(The Spirit is pleased to share with our readers vignettes of life in the 19th century as originally reported in past issues of the newspapers. These reproduced stories include their original headlines and spelling.)
(April 22, 1896)
FIRST TO ENTER…
The 206 Regiment Enjoys
The Philadelphia Inquirer is republishing its war correspondence, and a recent issue of that paper contained a dispatch from Richmond, Va., dated April 17, 1865, from which it appears that the 206th Regiment, largely recruited in Jefferson and Indiana counties, was the first body of union soldiers to enter the rebel capital.
The dispatch says:
"It is a circumstance beyond cavil or dispute that to Pennsylvania belongs the honor of having the first column of troops to enter the rebel capital, and the immediate credit is due to the 206th Pennsylvania Volunteers, Col. H. J. Brady. The stars and stripes were seen waving in triumph by the astonished denizens of this place for the first time in four years in the hands of the 206th, and their battle flag was the first one seen in the streets of Richmond, after its evacuation. The 206th led Ripley's brigade of the Third division, 24th Army Corps, to which they are temporarily attached, during the march on the city, and were only preceded in the town itself by a small skirmishing party.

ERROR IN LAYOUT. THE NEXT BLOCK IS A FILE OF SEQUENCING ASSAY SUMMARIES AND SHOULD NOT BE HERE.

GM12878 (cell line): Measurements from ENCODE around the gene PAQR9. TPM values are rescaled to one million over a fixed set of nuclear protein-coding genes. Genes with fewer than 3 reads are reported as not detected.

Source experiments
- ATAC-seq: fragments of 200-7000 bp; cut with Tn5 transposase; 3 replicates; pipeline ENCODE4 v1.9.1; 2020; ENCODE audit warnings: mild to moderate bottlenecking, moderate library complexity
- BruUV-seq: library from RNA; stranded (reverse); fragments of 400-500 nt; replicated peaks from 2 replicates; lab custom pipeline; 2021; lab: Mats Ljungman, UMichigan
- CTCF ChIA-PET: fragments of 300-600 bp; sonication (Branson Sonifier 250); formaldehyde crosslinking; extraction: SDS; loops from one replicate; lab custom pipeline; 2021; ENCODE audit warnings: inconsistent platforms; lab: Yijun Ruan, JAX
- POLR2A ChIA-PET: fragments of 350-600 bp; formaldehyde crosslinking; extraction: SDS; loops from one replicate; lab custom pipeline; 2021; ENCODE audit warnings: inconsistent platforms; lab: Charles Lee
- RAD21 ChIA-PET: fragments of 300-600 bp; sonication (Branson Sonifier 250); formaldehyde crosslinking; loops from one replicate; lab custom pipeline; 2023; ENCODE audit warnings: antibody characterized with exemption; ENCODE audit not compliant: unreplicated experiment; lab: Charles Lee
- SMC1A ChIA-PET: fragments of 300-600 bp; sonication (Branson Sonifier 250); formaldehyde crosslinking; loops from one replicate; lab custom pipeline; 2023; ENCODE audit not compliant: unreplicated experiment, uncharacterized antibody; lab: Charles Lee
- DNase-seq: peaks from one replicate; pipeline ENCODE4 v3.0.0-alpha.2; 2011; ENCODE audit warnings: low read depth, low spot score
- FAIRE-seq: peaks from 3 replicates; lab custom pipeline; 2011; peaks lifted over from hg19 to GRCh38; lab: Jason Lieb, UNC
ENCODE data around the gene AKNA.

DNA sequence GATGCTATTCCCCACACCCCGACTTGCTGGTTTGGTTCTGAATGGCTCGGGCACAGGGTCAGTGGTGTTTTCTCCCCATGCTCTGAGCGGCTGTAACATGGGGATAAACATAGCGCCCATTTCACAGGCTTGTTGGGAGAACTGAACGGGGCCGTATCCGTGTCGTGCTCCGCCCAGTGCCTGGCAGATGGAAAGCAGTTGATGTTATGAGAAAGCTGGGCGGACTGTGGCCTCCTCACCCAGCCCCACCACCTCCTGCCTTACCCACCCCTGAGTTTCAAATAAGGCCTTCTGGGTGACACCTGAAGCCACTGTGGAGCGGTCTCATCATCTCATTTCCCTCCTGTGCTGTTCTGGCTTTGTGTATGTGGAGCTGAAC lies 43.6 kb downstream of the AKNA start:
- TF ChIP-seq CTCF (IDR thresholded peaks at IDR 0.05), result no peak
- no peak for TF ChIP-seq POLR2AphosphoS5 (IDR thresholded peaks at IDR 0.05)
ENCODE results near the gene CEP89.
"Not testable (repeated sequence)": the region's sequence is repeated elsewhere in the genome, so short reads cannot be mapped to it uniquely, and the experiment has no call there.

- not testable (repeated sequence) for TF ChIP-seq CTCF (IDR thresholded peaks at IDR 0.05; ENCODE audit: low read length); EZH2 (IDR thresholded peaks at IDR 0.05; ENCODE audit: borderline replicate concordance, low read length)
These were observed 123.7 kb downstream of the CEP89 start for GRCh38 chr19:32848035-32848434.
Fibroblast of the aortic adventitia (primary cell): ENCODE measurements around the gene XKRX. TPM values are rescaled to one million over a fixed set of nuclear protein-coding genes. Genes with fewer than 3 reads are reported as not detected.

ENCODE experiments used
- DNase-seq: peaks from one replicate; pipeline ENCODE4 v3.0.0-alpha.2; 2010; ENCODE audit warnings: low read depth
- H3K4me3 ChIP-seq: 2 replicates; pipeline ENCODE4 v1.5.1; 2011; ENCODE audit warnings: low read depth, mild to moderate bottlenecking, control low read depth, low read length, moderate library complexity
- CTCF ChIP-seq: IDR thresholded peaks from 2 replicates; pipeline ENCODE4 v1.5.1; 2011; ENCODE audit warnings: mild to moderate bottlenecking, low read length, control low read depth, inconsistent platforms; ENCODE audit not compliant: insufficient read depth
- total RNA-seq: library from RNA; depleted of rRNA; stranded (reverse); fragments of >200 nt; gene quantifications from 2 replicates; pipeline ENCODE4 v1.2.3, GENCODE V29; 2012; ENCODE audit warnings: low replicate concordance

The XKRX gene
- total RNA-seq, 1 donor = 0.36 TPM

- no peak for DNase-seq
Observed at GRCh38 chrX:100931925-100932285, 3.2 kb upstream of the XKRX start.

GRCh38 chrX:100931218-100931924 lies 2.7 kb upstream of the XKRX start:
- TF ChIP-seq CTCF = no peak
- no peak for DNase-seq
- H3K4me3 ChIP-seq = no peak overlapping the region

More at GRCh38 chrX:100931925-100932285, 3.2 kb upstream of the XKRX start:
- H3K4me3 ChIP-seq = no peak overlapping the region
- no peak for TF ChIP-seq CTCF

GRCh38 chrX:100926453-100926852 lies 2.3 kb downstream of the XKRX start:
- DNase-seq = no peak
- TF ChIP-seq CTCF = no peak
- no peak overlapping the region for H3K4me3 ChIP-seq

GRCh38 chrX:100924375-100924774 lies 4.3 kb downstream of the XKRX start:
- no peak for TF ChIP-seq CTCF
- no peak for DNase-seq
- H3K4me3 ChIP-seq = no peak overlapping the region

As soon as the Two-hundred and sixth reached Capitol Hill, they were at one dispatched to guard and hold the roads leading to the city from the north. Two companies were sent to the Mechanicsville road, three companies to the Meta bridge road, one company to the Broad street road and one company was detached to occupy the forts captured and to guard the prisoners taken.
When Colonel Brady reached the Military Institute, a very large new brick building, originally intended for a poor house, and situated near what is called the "Old Fields," northeast of the city, he was informed by some citizens that an attempt would be made to fire it. A guard was at once dispatched to secure it, and its destruction at the hands of the very people who reared the stately pile was thus prevented.
The regiment was mustered out at Pittsburg in July, 1865. In his farewell order, General Daudy, in command of the brigade, said, "Under your gallant commander, Colonel Hugh J. Brady, you were the first to enter Richmond and to display in the capital of traitors, the stars and stripes of your own country. Carry home with you and bequeath it to your children, the red heart, the badge of the First Division. It is the symbol of deeds that will live when this present and many succeeding generations have passed away."
Many veterans of the old 206th are still living in this community, who will remember when that gallant regiment marched into Richmond. They were brave and vigorous youths then. They are now descending the sunny slope towards life's autumn, but are still honored and respected citizens.